By Michael Harrold
While all of the following are common distractions behind the wheel, text messaging is by far the most alarming. It requires significant visual, manual and cognitive focus from the driver – three key things a driver needs to drive safely.
· Using a cell phone or smartphone
· Reaching for something
· Eating and Drinking
· Talking to passengers
· Reading, including maps and navigation systems
· Watching a video
· Adjusting a radio, CD player or other controls in a vehicle.
As important as it is for us to make an effort not to drive distracted, we also need to be aware that others around us – drivers, bicyclists and pedestrians – may be distracted. While you may be able to quickly discern when pedestrians or cyclists are focused on their phones, some behaviors that may tip you off to a distracted driver include:
· Drifting around in the lane or not staying within lane lines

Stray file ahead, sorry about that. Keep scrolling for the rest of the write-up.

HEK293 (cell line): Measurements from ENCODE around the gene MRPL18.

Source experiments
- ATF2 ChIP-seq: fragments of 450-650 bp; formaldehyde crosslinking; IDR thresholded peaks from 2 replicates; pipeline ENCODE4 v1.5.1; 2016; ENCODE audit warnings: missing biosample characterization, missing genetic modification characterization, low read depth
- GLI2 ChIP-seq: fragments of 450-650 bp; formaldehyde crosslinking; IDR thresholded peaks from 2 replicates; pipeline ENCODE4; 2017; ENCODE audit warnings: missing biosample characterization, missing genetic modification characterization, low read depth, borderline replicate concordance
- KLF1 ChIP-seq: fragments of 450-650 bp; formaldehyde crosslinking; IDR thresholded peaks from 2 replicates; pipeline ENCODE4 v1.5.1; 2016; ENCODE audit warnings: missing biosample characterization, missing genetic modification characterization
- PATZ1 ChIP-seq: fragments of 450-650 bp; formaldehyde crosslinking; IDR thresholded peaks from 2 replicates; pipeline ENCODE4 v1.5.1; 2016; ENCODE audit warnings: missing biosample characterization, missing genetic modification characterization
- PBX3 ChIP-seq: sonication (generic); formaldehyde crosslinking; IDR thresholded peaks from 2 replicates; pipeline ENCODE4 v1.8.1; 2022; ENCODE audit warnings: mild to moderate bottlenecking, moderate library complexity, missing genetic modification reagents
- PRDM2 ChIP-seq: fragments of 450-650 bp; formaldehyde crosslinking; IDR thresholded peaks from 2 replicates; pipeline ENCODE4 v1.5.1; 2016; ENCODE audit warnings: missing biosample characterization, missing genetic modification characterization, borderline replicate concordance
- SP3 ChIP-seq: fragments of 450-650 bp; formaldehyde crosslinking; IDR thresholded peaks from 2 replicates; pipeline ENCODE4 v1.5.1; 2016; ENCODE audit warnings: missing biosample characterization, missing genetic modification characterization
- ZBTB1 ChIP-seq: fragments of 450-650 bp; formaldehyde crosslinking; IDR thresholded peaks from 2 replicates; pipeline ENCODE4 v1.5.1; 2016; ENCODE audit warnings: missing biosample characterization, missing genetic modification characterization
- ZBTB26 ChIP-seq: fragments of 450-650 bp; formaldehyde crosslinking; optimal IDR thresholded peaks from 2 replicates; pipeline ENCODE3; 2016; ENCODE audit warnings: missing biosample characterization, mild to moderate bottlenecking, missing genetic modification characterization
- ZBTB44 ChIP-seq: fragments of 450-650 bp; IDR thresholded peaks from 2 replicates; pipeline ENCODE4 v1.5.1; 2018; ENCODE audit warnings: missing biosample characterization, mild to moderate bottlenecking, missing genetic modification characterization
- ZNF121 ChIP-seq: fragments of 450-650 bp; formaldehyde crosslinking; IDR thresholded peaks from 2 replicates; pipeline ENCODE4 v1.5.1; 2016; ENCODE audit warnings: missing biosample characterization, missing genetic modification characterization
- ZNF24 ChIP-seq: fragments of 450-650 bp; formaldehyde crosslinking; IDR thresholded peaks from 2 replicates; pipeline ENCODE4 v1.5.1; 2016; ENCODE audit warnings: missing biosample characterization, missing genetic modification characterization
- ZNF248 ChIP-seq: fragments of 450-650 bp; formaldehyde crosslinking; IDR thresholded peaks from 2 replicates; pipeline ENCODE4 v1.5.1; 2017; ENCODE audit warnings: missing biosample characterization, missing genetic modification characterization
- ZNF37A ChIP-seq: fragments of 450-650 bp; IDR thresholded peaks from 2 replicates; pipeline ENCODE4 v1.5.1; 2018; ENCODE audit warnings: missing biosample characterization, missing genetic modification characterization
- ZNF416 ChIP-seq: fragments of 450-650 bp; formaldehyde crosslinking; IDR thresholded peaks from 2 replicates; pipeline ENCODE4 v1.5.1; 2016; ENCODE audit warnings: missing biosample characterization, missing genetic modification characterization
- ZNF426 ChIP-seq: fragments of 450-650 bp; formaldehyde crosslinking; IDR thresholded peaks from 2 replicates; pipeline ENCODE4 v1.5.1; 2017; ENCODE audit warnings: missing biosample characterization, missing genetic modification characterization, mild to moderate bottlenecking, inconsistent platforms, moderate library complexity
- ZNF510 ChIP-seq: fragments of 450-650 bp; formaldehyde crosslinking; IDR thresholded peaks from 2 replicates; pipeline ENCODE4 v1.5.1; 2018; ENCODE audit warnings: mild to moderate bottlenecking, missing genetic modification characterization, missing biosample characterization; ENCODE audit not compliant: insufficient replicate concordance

· Changing lanes without signal
· Braking abruptly
· Going slower than surrounding traffic
· Driving faster, then slower again in an erratic pattern
· Failing to respond to street directional signs and signal lights
· Following too closely
Finally, distracted driving issues can be compounded by fatigue. More and more our daily demands seem to be impinging on our ability to get required sleep. Sleepiness, without fail, results in cognitive and behavioral changes that can contribute to vehicle crashes, poor work performance, accidents and other long-term physical and mental consequences. Precise counts of crashes caused by drowsy driving are not yet possible.
Be aware of your own distractions, those who are distracted around you and the impact of driving while fatigued.